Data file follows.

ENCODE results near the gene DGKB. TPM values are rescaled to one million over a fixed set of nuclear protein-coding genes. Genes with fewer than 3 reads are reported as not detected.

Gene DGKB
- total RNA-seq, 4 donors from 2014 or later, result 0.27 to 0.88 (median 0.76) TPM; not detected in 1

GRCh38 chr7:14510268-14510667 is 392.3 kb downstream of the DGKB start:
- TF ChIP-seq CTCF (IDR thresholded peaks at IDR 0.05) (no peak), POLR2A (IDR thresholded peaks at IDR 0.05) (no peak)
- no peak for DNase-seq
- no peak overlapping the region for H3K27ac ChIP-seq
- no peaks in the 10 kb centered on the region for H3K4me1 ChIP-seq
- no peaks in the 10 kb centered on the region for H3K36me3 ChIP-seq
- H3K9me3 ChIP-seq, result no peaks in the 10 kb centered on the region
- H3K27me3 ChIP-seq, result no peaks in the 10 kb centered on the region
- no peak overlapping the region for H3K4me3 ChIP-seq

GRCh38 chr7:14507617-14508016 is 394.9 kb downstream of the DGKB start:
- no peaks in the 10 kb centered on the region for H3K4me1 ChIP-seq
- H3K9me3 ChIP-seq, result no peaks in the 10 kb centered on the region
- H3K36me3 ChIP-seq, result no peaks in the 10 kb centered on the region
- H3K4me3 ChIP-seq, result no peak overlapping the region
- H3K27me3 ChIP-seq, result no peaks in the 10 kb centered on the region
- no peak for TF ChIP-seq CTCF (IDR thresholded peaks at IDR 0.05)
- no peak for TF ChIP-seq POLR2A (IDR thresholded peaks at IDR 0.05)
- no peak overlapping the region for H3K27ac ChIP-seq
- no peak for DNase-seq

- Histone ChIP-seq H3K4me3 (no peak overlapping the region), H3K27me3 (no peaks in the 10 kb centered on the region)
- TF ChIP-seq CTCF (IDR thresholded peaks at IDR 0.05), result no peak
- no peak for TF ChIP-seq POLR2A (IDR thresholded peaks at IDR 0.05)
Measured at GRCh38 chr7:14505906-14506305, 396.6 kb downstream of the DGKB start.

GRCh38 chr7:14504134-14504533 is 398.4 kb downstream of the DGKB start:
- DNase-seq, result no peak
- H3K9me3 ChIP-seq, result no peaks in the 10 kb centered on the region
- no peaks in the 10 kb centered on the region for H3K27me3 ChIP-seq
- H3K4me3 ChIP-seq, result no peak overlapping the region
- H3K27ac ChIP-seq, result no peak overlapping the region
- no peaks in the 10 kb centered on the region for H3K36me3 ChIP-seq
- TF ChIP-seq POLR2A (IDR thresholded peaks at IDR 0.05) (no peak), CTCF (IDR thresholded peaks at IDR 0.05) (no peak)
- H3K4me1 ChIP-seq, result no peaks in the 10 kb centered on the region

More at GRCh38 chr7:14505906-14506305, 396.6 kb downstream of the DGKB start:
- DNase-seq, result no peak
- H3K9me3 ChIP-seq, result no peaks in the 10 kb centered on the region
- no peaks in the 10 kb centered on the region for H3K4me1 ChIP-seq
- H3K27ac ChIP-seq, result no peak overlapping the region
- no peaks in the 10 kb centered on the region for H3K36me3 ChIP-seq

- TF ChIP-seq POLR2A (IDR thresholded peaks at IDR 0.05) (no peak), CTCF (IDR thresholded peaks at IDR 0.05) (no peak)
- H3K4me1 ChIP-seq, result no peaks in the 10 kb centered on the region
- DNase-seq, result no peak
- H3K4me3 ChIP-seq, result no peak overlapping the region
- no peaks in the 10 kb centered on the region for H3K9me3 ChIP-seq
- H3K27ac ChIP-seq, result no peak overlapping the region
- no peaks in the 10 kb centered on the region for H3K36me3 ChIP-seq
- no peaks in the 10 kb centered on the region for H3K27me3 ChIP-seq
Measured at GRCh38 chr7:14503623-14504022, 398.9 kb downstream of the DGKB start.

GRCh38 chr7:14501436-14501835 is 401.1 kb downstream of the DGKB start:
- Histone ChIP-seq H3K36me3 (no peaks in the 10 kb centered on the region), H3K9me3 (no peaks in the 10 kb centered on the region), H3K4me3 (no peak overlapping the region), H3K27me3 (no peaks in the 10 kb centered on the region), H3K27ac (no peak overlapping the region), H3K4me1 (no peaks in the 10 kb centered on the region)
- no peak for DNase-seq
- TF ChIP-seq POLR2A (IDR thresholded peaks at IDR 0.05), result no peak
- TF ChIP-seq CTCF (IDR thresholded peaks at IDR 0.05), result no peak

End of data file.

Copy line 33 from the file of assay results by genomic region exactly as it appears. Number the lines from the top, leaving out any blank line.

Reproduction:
- no peaks in the 10 kb centered on the region for H3K36me3 ChIP-seq